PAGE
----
UPDATE, 1:02 PM: CBS isn’t inclined to make too big a deal about being renamed as a defendant in the multi-million dollar lawsuit over the Hawaii Five-O reboot but the network isn’t taking it lying down either. “This is not a ruling on the merits of the case. It is simply a procedural decision that allows Mr. Litto to allege financial claims against CBS, which we will vigorously contest. It is important to remember that Mr. Litto’s own filing with the court confirms CBS’s rights to produce and broadcast the new Hawaii Five-0,” said the network today. The statement comes in response to LA Superior Court judge Gregory Alarcon putting CBS back in the $10 million suit filed by talent agent George Litto after letting them out of it earlier this year.
PREVIOUSLY, 9:14 AM: They thought they were out, but the judge has made CBS a defendant again in a lawsuit over the Hawaii Five-O reboot. In January, Judge Gregory Alarcon agreed with the network’s demurrer and removed them from the suit that Five-O creator Leonard Freeman’s talent agent George Litto filed in May 2012. The LA Superior Court judge’s change of heart last week was based on evidence over the battle to bring the show, which ran from 1968 to 1980, back in …
CBS won’t be getting caught up in the rough currents of a Hawaii Five-O lawsuit after all. Monday the network was released from a lawsuit filed in May by the agent of Hawaii Five-O creator Leonard Freeman. “Defendant CBS Studios Inc.’s, erroneously sued as CBS Television Network, (“CBS”) Demurrer is sustained without leave to amend,” wrote LA Superior Court Judge Gregory Alarcon in his tentative ruling (read it here) made final Monday. While the network could be pulled back into the case on appeal, they are out of the case for now. “We appreciate the court’s ruling and are pleased that it brings an appropriate conclusion to our involvement in this lawsuit,” said a CBS spokesman today. Though many of his claims were substantiated, it was time that worked against Freeman’s former agent George Litto - specifically how long it took Litto to file his $10 million suit against the Freeman heirs and adding CBS to the complaint last fall. Litto contended in his suit that the heirs and CBS shut him out of 2010 negotiations for the reboot of the original series that ran from 1968 to 1980. After the 1974 death of Freeman, Litto and the producer’s widow Rose came to an agreement that gave him substantial rights in connection with future versions of the series.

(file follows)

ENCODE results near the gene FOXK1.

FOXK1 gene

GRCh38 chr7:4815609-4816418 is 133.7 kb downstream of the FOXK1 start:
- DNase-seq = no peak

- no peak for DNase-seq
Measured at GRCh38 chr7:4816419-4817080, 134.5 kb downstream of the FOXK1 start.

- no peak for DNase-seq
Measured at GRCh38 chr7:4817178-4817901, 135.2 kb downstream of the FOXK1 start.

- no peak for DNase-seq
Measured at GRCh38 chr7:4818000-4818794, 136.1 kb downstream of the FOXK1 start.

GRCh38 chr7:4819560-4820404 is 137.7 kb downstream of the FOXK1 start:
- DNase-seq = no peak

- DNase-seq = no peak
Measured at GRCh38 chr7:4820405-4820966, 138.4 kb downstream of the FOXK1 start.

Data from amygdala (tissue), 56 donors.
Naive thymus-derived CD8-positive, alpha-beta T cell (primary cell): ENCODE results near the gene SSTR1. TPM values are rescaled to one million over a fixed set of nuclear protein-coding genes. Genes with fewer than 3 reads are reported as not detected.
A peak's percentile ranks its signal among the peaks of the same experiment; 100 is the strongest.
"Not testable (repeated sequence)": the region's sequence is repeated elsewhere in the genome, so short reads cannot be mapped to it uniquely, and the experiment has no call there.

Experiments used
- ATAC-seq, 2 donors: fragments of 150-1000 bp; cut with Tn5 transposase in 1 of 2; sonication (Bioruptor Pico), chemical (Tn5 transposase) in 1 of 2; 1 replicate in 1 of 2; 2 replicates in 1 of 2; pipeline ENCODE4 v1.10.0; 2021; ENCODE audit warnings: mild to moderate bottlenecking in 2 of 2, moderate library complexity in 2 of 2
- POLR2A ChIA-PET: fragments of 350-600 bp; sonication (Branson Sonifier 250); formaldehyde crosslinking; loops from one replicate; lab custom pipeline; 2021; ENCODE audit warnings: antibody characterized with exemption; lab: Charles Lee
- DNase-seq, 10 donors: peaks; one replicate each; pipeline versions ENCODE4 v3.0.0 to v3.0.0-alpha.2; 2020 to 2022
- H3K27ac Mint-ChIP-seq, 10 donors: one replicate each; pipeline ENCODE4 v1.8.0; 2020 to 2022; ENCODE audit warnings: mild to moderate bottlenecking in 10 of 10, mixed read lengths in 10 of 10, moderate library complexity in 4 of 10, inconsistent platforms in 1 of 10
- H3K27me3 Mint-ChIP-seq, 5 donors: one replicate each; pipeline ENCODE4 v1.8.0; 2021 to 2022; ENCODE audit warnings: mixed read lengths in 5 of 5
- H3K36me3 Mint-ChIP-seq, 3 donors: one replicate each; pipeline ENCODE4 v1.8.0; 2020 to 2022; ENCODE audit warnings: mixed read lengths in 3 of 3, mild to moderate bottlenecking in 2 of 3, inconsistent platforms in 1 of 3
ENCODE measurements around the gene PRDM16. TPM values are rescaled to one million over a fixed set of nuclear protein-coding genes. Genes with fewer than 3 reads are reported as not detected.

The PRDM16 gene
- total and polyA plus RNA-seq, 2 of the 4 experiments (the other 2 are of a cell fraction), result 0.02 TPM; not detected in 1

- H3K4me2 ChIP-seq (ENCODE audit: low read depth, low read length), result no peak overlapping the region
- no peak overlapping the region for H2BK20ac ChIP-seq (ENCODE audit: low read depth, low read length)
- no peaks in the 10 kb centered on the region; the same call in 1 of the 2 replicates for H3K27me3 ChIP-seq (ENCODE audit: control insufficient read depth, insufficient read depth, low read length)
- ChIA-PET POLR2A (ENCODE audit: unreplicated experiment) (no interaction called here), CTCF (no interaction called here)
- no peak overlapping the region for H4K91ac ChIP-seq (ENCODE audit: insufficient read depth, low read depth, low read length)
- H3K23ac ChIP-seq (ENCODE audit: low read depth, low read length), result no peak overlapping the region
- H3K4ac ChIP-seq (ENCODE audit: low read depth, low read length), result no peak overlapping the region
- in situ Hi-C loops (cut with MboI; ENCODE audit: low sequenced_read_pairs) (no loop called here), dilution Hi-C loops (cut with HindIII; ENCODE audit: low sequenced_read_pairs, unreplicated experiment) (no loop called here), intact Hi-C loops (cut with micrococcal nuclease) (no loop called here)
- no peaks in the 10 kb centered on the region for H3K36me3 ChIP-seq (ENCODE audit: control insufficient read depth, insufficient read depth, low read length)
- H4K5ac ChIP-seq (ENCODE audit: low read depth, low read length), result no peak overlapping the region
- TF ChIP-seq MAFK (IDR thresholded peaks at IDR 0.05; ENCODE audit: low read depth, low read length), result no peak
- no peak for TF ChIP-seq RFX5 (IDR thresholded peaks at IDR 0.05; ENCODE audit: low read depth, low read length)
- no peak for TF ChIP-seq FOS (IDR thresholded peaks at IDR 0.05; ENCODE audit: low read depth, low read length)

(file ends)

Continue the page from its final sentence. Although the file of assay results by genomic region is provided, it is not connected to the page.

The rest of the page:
CBS‘ Hawaii Five-0 will be making some TV history on Monday, January 14 when it will become the first primetime drama to allow viewers to choose the ending of an episode in real time. In the episode, the Hawaii Five-0 team investigates the death of an O’ahu State University professor. His boss, his teaching assistant and a student who he busted for cheating are all viable suspects. After each suspect’s motives are revealed, viewers will be able to choose the culprit, any of whom could have committed the crime.
Fans will be able to vote on CBS.com or Twitter during both the East and West coast broadcasts. The votes will be tallied immediately and the most popular ending will become part of each broadcast. All three endings will be available at CBS.com later that evening. “I’ve always felt the most fun aspect of watching a mystery is trying to figure out whodunit,” said Hawaii Five-0 executive producer Peter Lenkov. “Now the Hawaii Five-0 viewers will actually get the chance to tell us who they think committed the crime and we will listen.”
EXCLUSIVE: Ed Asner is reprising his role (again) on CBS’ Hawaii Five-0, playing August March on the cop drama. He originated the role in a 1975 appearance in the first incarnation of the series and returned last year to play the world-class smuggler. His storyline is being extended for the second episode of Season 3, we’re told, and he is headed to Hawaii next week to shoot his scenes. The series is currently in production on the season premiere, which is set to air September 24. The seven-time Emmy winner is plenty busy, as he’s also set to star opposite Alison Sweeney and Greg Vaughn in the Hallmark telefilm Two In, which is shooting in LA for a 2013 premiere. He also just pacted to return to Broadway in the fall to star alongside Paul Rudd and Michael Shannon in Grace, the Craig Wright drama that officially opens October 4 for a limited run. He isrepped by Greene & Associates and manager Perry Zimel.